Gavin and I spent many an hour hauled up in the alleyway at Digicafe in Glebe (where he could smoke while eating) discussing this and that, crafting articles and offering feedback and discussing the goings on in the cosmetic industry.  Sometimes I’d bring my youngest, Emily with me and she’d sit all curly-haired and fidgety as we discussed all manner of hair brained schemes over eggs benny or mushrooms on toast.  One day Em ended up with a couple of new pets, Stuart Little and Amy the hairless mice left over from sunscreen R&D work. Gavin had been the first to bring hairless mice into Australia and had used them as part of his research into how UV interacts with our biology. These were the last two left in the lab, retired as pets but now in need of a new home thanks to the redevelopment of the Sydney Uni site. They lived out the rest of their days with my two girls up in the Blue Mountains – weird pets indeed.

One of the biggest projects that I was involved in with Gavin was when I played the role of a human lab rat (or mouse) in a zinc nanoparticle trial.  Gavin was one of the lead scientists along with Brian Gulson from Macquarie University and behind them were a team from the CSIRO.  All I had to do was donate part of my back and submit to blood and urine tests but this practical testing over a week led to a deeper understanding of the movement of Zinc across the skin and into the bloodstream.  It was interesting to see the inner workings of a project like that, especially given that it was part of an international round of testing on nanoparticles, Australia having ‘won’ the rights to carry out the sunscreen science bit.  Again, for me the experience was transformative.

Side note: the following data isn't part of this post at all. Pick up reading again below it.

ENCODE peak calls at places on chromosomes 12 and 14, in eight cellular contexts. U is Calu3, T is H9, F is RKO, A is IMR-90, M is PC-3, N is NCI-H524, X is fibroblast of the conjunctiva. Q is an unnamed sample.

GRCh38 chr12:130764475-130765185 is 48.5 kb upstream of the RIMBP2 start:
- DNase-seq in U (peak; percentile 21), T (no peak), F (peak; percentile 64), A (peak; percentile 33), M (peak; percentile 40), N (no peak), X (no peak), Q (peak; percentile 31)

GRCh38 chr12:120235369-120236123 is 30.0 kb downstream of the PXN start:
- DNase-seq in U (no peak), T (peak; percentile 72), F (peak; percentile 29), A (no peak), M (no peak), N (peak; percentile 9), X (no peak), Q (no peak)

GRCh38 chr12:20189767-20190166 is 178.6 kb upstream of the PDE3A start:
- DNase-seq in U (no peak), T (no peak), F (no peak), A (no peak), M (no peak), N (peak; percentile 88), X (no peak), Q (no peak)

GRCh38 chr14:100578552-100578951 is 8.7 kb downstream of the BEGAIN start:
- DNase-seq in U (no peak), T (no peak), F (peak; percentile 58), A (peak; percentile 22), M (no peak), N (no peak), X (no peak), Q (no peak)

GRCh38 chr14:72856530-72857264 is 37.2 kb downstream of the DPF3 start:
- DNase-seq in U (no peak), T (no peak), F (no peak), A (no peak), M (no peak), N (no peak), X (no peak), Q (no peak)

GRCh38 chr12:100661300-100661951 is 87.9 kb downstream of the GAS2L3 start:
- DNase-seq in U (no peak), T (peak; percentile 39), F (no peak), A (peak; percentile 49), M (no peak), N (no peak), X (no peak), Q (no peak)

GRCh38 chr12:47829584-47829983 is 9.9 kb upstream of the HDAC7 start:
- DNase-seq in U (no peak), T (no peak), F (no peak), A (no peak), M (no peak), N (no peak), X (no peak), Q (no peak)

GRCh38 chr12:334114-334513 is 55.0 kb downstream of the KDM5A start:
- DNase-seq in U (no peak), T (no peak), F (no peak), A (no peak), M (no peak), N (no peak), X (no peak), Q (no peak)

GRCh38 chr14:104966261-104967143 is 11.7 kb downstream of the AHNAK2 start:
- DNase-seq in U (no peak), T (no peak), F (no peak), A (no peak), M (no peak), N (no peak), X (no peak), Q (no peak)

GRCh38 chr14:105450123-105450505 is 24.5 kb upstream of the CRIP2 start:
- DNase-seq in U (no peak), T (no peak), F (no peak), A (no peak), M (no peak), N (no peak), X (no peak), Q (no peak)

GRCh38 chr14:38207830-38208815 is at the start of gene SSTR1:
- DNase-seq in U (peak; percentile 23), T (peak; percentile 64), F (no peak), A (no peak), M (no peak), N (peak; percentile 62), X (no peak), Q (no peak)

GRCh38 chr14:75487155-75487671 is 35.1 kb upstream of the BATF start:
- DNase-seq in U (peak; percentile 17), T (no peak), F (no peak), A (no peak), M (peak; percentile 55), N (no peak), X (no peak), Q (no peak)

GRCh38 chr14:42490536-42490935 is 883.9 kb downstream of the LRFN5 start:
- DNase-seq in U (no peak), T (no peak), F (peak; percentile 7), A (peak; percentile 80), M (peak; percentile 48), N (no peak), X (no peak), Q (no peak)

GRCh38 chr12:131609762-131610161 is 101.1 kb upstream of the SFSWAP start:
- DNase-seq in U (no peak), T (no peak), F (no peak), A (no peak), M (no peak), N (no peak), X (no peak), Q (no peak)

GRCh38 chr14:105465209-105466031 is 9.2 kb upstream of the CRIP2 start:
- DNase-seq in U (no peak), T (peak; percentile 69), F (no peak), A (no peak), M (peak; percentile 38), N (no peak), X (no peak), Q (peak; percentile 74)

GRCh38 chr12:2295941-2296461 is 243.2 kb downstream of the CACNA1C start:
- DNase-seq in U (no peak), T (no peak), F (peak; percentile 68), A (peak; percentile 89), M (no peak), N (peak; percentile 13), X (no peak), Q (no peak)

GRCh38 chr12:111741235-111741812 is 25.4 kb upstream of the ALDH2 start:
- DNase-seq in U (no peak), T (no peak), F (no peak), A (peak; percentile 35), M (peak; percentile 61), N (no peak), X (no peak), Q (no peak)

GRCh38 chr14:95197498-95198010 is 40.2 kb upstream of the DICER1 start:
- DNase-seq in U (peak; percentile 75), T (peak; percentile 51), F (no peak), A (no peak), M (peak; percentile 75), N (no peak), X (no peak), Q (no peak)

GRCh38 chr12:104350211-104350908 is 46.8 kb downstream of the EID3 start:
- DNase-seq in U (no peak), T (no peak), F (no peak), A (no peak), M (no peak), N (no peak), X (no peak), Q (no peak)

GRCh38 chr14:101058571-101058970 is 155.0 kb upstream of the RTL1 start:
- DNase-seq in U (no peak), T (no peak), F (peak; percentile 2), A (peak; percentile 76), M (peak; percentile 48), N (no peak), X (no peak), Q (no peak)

But now Gavin has gone. Too soon, too young maybe but gone none the less.

Like many writers, Gavin’s death is purely physical,  perhaps even trivial given that the greatest part of him lives on in the words that he has written, the scientific work he compiled with such uncommon understanding and depth and of course the unforgettable lessons that he taught those of us that dared to listen and I say dared because that’s what he encouraged me to do.

What I recognised in Gavin was a kindred soul, a soul that dared to stand  strong and true to its self,  a soul that knew its purpose and direction.  Gavin’s courage rubbed off on me and has allowed me to become what I am today and yes, that includes being a formulator – I didn’t listen to his advice, what student does listen to everything their teacher says 🙂